I'm working with illustrations and I realized that it's easier to draw lines in Illustrator and combine them in Photoshop with other effects and textures. The problem is that I cannot find a way to make lines in Illustrator look like a real pen or pencil. Similar to how Graphic design is written on this website. Would be grateful if somebody can help!

  • If you're looking for an effect similar to the Graphic Design logo on this website, I would go for using textures on top of your lines to create a more sketchy effect.
    – Hanna
    Nov 29 '11 at 18:41

Illustrator ships with several nice brushes. If you choose Open Brush Library > Artistic > Artistic_ChalkCharcoalPencil from the Brush Panel menu, several pencil-like brushes will load.

From there, using a brush to draw whatever it is you want and applying one of the brushes should give you a pencil-like line.

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If you are working with existing shapes, you can still apply brushes to paths. For fills, the Scribble effect can do a good job as others have posted.


With a lot of practice and a great deal of care, you can probably get that hand-sketched look in Illustrator using the pencil tool and brushes, but that's an arduous way to go about it. It's not what Illustrator was made for, so you're fighting the tool rather than making it work for you.

What's fast is to draw by hand on paper, scan, and import into Photoshop. Or scan, bring into Illustrator and use Live Trace to convert to vectors.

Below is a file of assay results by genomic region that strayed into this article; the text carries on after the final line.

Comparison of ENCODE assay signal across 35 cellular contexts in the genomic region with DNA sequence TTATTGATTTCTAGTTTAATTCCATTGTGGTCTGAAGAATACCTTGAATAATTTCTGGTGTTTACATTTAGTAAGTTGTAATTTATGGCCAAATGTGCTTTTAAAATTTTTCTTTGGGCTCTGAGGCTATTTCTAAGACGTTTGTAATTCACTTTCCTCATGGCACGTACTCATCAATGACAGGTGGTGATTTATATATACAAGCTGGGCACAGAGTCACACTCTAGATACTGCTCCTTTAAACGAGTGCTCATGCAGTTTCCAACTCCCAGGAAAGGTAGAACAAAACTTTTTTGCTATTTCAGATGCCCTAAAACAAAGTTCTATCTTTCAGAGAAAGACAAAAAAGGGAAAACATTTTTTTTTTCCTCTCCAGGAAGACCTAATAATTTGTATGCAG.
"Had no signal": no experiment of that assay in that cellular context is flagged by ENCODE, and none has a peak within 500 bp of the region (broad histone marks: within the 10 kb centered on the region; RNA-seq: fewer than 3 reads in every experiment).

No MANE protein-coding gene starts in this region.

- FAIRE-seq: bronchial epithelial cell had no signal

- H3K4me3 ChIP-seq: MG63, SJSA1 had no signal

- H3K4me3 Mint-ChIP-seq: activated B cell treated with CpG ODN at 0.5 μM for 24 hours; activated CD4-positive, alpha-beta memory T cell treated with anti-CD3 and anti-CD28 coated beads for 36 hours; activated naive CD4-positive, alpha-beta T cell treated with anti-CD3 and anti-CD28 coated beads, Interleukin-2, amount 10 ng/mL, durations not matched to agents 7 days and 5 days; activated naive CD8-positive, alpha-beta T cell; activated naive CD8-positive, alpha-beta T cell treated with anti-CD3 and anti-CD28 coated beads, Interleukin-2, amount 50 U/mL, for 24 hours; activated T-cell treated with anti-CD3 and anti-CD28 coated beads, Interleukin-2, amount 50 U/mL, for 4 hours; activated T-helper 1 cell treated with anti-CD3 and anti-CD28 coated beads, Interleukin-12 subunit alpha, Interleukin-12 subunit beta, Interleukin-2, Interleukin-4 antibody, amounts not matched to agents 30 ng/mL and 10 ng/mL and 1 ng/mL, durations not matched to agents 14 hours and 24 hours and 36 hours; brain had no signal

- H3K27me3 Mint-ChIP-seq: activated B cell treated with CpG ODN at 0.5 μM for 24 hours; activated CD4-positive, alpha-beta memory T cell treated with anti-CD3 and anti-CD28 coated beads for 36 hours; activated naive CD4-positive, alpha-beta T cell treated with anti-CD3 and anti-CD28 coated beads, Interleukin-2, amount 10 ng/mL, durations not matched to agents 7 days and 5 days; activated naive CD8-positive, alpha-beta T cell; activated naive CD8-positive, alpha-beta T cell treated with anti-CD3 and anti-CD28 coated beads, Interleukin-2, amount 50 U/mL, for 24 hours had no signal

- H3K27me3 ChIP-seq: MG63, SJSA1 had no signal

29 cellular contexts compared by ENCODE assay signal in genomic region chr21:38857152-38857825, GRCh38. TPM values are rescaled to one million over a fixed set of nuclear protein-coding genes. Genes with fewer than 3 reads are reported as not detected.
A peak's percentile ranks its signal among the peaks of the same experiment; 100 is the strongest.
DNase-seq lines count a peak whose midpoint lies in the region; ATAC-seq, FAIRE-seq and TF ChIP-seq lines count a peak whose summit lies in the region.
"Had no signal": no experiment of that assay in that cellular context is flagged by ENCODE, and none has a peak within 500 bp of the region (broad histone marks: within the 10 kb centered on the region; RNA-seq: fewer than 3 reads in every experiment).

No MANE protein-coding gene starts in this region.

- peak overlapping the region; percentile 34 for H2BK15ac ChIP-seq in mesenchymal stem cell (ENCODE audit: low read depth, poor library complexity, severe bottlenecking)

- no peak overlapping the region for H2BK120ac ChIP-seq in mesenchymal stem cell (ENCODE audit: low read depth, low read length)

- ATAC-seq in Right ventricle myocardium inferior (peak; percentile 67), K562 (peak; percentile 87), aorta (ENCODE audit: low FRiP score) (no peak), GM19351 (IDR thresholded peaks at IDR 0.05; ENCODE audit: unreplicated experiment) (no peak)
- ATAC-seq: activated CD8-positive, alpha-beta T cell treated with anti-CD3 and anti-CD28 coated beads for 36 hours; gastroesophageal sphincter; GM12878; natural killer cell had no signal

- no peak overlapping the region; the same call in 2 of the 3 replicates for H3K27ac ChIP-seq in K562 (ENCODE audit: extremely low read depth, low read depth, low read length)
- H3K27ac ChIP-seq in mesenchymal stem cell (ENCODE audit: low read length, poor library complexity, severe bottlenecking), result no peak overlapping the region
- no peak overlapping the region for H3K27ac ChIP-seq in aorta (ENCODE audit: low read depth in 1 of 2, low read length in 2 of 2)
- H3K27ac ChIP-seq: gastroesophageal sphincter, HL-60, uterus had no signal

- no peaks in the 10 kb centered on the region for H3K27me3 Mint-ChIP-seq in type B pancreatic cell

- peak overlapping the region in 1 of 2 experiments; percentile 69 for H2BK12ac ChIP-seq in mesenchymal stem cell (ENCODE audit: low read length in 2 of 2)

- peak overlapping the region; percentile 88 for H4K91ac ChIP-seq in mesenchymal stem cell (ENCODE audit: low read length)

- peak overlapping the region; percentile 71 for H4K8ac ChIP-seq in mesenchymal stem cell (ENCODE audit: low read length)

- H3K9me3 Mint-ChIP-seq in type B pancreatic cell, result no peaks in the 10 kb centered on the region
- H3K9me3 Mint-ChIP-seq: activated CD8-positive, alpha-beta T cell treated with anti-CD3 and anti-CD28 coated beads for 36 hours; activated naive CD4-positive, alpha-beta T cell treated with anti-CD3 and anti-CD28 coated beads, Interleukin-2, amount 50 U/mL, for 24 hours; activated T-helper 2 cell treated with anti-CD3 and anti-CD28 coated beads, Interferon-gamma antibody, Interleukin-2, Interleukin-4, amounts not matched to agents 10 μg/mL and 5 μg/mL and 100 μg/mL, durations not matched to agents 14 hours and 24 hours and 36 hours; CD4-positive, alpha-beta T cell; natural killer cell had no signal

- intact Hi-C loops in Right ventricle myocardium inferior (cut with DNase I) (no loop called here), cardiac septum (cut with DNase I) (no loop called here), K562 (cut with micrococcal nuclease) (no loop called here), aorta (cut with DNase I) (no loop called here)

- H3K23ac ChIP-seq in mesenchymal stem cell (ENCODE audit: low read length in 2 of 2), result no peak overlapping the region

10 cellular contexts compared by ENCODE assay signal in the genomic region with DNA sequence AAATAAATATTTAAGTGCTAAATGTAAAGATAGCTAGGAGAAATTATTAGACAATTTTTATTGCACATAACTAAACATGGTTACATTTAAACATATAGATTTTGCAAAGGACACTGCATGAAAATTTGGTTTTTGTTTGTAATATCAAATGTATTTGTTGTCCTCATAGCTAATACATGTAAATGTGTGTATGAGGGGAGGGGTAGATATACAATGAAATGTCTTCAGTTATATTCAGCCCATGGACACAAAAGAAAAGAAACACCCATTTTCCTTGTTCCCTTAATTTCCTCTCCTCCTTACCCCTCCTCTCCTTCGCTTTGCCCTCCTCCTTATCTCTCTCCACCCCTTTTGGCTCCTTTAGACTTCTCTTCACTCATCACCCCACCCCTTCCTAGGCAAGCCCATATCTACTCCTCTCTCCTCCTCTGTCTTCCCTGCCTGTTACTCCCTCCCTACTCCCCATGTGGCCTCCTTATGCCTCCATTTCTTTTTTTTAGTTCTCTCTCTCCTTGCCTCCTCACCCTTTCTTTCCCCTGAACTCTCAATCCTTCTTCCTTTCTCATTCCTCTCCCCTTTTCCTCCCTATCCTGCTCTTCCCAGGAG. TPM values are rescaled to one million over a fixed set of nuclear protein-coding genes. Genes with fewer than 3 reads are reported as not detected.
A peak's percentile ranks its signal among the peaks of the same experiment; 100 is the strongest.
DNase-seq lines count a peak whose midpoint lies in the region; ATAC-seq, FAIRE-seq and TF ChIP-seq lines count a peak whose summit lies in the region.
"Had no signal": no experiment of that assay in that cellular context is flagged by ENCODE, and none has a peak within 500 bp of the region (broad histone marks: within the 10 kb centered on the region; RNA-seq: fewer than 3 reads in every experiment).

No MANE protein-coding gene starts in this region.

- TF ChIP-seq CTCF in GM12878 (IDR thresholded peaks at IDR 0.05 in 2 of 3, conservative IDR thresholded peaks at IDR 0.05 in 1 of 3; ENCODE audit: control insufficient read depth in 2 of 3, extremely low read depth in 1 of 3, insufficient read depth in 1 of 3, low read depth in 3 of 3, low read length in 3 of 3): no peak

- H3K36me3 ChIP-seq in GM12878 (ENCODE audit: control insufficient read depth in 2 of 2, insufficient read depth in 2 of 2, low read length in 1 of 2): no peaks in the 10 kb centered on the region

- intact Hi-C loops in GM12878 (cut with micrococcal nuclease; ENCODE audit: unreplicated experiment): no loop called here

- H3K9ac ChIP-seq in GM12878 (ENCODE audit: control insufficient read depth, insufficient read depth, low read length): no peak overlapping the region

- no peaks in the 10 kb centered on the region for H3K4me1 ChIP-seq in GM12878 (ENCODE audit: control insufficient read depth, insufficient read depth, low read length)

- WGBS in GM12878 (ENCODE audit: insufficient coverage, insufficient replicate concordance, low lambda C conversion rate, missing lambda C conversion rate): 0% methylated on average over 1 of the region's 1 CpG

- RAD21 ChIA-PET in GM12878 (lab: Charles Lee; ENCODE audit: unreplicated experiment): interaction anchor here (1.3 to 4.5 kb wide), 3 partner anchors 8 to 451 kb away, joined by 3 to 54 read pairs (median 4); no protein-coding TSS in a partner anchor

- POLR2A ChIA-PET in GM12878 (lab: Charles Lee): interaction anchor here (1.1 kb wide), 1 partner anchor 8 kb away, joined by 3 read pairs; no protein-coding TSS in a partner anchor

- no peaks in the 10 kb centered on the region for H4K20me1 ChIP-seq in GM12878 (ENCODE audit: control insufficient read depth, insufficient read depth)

Now, Wacom has recently come out with the Inkling, which lets you draw on paper and create layered vector drawings at the same time. I haven't used it, but people whose work I respect highly are raving about it. Adobe Ideas runs on Android or iOS and lets you sketch on a tablet and import directly into Adobe applications on the computer. At least one tablet out there already (the Lenovo Thinkpad) has a pressure-sensitive pen, and Ideas is able to recognize the pressure data and respond to it. Samsung had a demonstration tablet at Adobe MAX that was running Ideas and other Adobe touch apps in pressure-sensitive mode.


Not entirely. When it comes to both of these tools (pen to less extent) as depressed they leave not only thinner, but also lighter trace. That can't be easily simulated in Ill. Other aspects however are more or less achievable.

As for pencil/pen simulation, I'd go for calligraphic brush sensitive to pressure (I assume you've got access to pressure sensitive input device). Since this brush gives quite smooth results, you'll have 2 main possibilities to make it less "polite": 1 – scribble for it manually, 2 – after finishing your path apply "roughen" effect (you can also create "graphic style" binding brush and mentioned filter).

As for pencil I'd also try to create a brush based on scanned (1200 dpi or more as a base) lines made with actual pencil. I'd trace them and pretty much used as "artistic brush" right away or after minimal initial cleaning. You could also search the web for ready brushes of such qualities.

In some situations you can also "cheat" a bit (example: http://vectips.com/tutorials/turn-any-font-into-a-sketch-font/) by using roughen/scribble duet.

Here's a little example of drawing done with analog of calligraphic brush in Inkscape: http://thebodzio.deviantart.com/gallery/9931379#/d234h0q

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